XJ and airing down for the beach, riding in the sand
going to the OBX this weekend and want to drive down to Corolla and drive on the beach, post up in the sand for the day and relax and then head back to the motel. what would be a good air pressure to air down to and drive in the sand? its a 1997 XJ, 15X8 soft 8's with 30X9.50 BFG At's. any and all input is greatly appreciated.
2004 WJ Freedom Edition 4.0 selectrac. Magnaflow muffler. 2 inch Fat Bob's Garage with 3/4 spacers in the front. Bilstien 5100 series shocks. Moog steering stabilizer. 245/65-17 Yokohama Geolander AT tires.
i was fine in corolla at 35 psi, but once i went into the 'backroads' behind the houses i started to bog a bit, so i went down to 20 and life was grand. i had to go to 15 way down south of hatteras bc it was quite soft.
I goto OBX all the time in my TJ and XJ and never air down in less I got to pull a yuppy off the beach.
MY WIP 1989 XJ with the Wood trim THE WOODY Stock for now.
2006 TJ STOCK WITH A NATES4X4 BUMPER OUT BACK
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Think I posted this before...
Airing down isn't just about not getting stuck.
Airing down reduces the strain on your entire drivetrain especially the transmission and transfer case. Driving on loose sand with hard tires takes its toll on those components.
There is a way to determine what the optimal tire pressure is for your vehicle:
Perform the following test on a flat, level and smooth surface, fully loaded as you would be for a sand run (gas tank full, passengers, cooler rack etc. included). Measure the vertical height to the bottom of the wheel (rim) from the ground. This is your 100%, street pressure, wheel height. Now reduce this height by 25%. In other words, let out air until your wheel is 75% of the street height. Measure and record this pressure and depending on your vehicle and loading scheme, front and rear tires pressure will probably differ.
This is your optimum sand pressure. This reduction typically results in more than a 250% increase in footprint area. That is like having ten tires where you only had four. This pressure is only valid for exactly what you tested. Change vehicle, tires, wheels or load and you have to retest.
Too low a tire pressure isn't good either . . . The center of the footprint begins to well up reducing the effective footprint and creating a small “traveling hill” in the center of the footprint. This hill offers increased resistance to vehicle movement.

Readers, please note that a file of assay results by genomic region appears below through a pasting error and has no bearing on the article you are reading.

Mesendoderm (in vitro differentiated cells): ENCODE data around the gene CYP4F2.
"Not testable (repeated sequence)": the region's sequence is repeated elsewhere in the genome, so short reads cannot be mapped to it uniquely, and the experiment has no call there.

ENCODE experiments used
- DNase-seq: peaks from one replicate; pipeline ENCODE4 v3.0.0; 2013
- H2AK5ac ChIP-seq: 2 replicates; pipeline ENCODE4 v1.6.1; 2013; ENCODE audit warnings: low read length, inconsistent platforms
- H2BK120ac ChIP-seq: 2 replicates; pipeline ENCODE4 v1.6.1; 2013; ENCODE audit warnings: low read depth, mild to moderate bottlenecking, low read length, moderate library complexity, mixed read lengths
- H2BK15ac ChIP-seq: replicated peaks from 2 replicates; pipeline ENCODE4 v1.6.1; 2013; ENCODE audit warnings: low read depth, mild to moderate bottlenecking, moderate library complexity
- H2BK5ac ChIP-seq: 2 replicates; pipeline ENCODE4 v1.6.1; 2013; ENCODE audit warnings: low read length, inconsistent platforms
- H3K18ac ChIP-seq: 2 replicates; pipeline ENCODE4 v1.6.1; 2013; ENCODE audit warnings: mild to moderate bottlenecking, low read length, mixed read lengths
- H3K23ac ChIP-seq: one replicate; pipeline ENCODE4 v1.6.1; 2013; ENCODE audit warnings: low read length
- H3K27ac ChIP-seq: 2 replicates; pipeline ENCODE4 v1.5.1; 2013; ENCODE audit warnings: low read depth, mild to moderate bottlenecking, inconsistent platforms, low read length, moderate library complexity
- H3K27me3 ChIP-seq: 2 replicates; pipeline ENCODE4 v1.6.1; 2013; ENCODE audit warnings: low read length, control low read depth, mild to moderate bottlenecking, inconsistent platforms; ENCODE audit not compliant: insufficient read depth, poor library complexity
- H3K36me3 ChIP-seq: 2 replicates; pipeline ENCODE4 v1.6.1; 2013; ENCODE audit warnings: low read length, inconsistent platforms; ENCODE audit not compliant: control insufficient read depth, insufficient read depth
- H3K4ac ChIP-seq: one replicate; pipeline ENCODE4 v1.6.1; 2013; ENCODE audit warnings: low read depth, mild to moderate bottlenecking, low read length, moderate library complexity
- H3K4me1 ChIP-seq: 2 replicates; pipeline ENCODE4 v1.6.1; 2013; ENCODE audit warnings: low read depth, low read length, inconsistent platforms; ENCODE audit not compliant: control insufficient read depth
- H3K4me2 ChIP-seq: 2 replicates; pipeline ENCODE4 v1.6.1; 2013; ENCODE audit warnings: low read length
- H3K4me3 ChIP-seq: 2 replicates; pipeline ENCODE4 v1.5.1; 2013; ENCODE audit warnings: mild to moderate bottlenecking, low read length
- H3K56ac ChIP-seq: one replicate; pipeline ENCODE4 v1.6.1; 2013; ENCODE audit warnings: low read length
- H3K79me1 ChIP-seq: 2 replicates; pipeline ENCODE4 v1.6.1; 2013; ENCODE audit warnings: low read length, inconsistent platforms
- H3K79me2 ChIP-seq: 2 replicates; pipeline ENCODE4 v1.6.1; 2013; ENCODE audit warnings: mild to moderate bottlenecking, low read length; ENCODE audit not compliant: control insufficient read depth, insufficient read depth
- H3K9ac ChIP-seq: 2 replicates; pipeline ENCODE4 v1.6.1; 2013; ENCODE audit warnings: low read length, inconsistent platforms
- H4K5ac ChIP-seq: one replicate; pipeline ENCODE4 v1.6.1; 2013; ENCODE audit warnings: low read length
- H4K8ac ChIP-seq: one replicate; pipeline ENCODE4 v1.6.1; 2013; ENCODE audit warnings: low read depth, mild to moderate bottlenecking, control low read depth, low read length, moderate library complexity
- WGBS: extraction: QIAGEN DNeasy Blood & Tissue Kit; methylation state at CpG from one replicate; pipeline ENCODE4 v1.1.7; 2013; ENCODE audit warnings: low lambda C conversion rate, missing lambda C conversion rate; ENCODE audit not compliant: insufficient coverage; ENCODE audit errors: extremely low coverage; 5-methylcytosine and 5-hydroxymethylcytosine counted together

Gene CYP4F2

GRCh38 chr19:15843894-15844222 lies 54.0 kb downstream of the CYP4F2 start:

Scavengerj is absolutely correct. ( a lot of info, but that's never hurt anyone)
I grew up on the beaches of Massachusetts and learned a lot about beach/sand driving. without airing down, you very likely will overheat. At best more strain than you need. Besides getting stuck sucks and takes time from having fun or fishing.
PS: A few years back Four wheeler magazine ran a set of Mickey Thompson Sportsman radials (you know, those massively wide tires usually found on the back of Rods and pro-street cars) on a CJ. They had to TRY to bury it. no problems, and all in two wheel drive. I think if I drove a lot more on the beach I would invest in a set.
Just got back from Corolla yesterday man....ran mine around 15 to 20.....didnt have any problems until my alternator crapped out on me way down past the cottages near the state line. Had to get towed off the beach AFTER getting 3 trucks stuck trying to pull me off the beach. When you get out there man, rip it up and showem what the xj's can do, Im sure there still talking about mine....lol. But, anyways, 15 to 20 would be a good range.
I ran 20psi when I went wheeling in some decent sloppy mud and didn't even come close to getting stuck. I'll probably stick with that pressure out on the beach as well. Can't wait for my OBX vacation in August! A buddy of mine going with us just picked up a stock XJ, so we'll constantly be out driving on the beach. When we went last year, neither one of us had an ORV, so we rented a Wrangler Unlimited for the beach driving. Fun stuff.